Homily, Lenten Sunday 5A
I sometimes wonder if Lazarus was ever upset with Jesus, for raising him from the dead. Almost all of us only have to die once, but someday, after the events in today’s Gospel, poor Lazarus would have to die a second time. Then again, maybe Lazarus was especially grateful to Jesus that he was given a sort of practice run the first time through. Do you think Lazarus might have lived any differently—after experiencing death—from how he had lived before?
We’ve all probably heard of people having near-death experiences. Some of us here may have even had a few ourselves. Consistent in almost every account is that these brushes with death often bring about a change in perspective. A heightened awareness that life is really very short and that death is always encroaching, that each one of us is terminal in a very real sense, no matter how healthy we might appear to be right now. For many, the current pandemic has also brought an awareness of our mortality to the forefront of our minds, and that’s not always a bad thing. This perspective can help us to better appreciate what a great gift each and every moment of life really is, and how so many things that we tend to worry about and put so much time and energy into are really not all that important in the larger scheme of things. And so many of the things that we tend to take for granted are never guaranteed.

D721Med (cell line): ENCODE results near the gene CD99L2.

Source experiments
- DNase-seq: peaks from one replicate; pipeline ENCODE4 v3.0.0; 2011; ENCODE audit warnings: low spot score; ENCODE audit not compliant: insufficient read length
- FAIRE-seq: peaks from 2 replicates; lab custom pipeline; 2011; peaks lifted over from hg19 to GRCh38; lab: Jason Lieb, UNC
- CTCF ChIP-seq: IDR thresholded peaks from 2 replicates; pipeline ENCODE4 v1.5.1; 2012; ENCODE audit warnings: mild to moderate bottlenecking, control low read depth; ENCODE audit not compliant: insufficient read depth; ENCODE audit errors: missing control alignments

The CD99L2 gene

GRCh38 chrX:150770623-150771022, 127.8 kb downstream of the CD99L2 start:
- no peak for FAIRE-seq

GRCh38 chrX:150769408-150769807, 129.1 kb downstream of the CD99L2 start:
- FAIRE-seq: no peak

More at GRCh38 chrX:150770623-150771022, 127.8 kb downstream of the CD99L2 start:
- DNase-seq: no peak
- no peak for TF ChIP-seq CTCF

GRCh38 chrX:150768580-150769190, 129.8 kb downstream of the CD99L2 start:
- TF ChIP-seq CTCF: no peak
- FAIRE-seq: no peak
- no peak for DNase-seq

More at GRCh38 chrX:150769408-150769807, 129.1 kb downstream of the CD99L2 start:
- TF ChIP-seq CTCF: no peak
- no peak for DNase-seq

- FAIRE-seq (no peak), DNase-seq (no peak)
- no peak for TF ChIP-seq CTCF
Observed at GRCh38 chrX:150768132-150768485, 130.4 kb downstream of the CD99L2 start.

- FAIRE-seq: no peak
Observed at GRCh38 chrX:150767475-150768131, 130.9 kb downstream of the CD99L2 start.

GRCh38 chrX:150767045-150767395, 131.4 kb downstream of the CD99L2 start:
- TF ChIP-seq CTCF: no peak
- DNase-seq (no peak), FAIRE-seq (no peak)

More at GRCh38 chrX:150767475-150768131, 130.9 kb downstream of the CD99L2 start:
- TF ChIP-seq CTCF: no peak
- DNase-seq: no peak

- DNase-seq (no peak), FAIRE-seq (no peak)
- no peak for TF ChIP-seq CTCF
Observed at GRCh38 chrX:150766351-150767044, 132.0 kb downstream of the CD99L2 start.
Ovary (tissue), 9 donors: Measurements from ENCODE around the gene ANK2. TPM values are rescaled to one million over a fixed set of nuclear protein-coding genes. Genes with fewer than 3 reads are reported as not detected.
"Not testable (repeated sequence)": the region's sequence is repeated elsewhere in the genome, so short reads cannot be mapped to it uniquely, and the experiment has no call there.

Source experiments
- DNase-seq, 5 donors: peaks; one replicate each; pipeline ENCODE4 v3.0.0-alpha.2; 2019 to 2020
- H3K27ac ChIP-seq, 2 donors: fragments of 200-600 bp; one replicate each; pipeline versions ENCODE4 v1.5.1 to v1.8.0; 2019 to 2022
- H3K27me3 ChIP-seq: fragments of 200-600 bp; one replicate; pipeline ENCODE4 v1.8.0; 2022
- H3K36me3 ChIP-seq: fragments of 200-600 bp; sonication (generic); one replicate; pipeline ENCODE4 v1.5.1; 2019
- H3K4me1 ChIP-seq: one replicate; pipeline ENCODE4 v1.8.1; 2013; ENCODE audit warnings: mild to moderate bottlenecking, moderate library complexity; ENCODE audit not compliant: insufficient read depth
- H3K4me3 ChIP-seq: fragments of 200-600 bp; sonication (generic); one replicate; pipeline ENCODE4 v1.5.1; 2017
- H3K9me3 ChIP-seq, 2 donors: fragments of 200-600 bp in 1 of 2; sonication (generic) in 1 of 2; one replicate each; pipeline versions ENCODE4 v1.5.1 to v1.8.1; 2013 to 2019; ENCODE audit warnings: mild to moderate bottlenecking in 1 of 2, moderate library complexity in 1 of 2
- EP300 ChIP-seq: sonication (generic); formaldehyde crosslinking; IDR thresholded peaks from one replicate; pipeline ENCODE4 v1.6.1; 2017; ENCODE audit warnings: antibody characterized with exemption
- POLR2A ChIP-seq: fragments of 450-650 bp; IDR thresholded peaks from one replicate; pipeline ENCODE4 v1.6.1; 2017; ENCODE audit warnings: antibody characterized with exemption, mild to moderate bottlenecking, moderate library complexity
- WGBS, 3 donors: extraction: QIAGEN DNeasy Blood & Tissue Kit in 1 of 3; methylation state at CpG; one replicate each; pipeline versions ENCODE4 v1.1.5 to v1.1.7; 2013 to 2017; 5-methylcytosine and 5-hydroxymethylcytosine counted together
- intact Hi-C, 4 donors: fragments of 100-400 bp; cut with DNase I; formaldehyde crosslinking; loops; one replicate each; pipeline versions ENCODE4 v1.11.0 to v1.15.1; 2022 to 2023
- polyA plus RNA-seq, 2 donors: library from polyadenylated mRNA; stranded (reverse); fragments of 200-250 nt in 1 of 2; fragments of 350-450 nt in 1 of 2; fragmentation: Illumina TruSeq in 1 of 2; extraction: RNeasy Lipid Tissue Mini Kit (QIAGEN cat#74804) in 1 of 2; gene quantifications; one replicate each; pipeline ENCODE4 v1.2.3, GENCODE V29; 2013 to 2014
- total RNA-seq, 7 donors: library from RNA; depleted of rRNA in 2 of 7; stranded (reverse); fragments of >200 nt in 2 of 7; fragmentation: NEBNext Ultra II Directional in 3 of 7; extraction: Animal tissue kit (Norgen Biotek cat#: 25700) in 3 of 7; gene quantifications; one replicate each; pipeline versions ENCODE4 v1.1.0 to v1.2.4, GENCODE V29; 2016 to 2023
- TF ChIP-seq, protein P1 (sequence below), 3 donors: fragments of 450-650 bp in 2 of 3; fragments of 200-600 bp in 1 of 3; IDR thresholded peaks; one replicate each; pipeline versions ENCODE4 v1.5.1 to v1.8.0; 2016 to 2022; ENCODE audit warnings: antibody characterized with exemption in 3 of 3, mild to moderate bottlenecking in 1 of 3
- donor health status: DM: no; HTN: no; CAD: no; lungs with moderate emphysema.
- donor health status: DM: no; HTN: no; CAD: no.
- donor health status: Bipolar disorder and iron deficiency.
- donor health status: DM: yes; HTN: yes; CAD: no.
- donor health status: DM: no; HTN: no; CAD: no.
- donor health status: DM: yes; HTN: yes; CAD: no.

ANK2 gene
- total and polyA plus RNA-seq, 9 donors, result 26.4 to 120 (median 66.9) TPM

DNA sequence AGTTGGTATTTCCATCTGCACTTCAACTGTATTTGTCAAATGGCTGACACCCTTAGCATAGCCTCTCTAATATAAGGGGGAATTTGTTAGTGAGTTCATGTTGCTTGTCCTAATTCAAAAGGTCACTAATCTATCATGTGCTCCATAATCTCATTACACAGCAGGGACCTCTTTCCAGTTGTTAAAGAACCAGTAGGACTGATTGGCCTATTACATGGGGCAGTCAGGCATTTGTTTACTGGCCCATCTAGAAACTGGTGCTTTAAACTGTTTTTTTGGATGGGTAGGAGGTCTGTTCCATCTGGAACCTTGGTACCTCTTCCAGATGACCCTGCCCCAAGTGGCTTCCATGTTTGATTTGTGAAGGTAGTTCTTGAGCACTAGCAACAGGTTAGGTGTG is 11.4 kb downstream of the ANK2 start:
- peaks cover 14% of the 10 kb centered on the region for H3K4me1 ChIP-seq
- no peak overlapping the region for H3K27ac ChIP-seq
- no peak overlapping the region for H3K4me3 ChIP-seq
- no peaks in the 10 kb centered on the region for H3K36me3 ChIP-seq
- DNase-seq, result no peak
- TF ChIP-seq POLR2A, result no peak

Personal comfort and convenience, entertainment, nice cars and bigger houses, even our reputation and social status, all these things will be pretty useless at the moment when we stand naked before the judgment seat of God. We won’t have any excuses to hide behind, only the truth of what we did or did not do with the life and the time that God entrusted to us.
So are you ready? Am I ready? Or are there still areas of our life where we are fighting against God, insisting on our own way or the way of the world rather than the Way of Christ and His Church, the Way of the Cross? There’s a lot of talk today about various problems in the world, but so often our focus is on the symptoms and not the actual cause. We talk about corrupt systems of government and public policy, we talk about war and violence, terrorism, disease, and disasters. Even death itself is merely a symptom. But until we actually address the real cause of life’s problems, until we see sin for what it is, as the real problem, and our rebellion against God’s design and plan for us and for His creation as the root cause of all our other ills, we will not be able to move much closer to any actual solutions, to any lasting peace.
With the time that remains in this season of Lent, let’s move beyond just working on the symptoms of our disordered lives, for a temporary, cosmetic change, and instead, invite Jesus into the depths of our hearts, into the stench of our tombs, into the rottenness of our sins and habits of sin, that He might set us free and raise us to new life. The time of mercy is drawing to a close, and the end approaches quickly for each one of us. The opportunity is now. Let’s not waste it.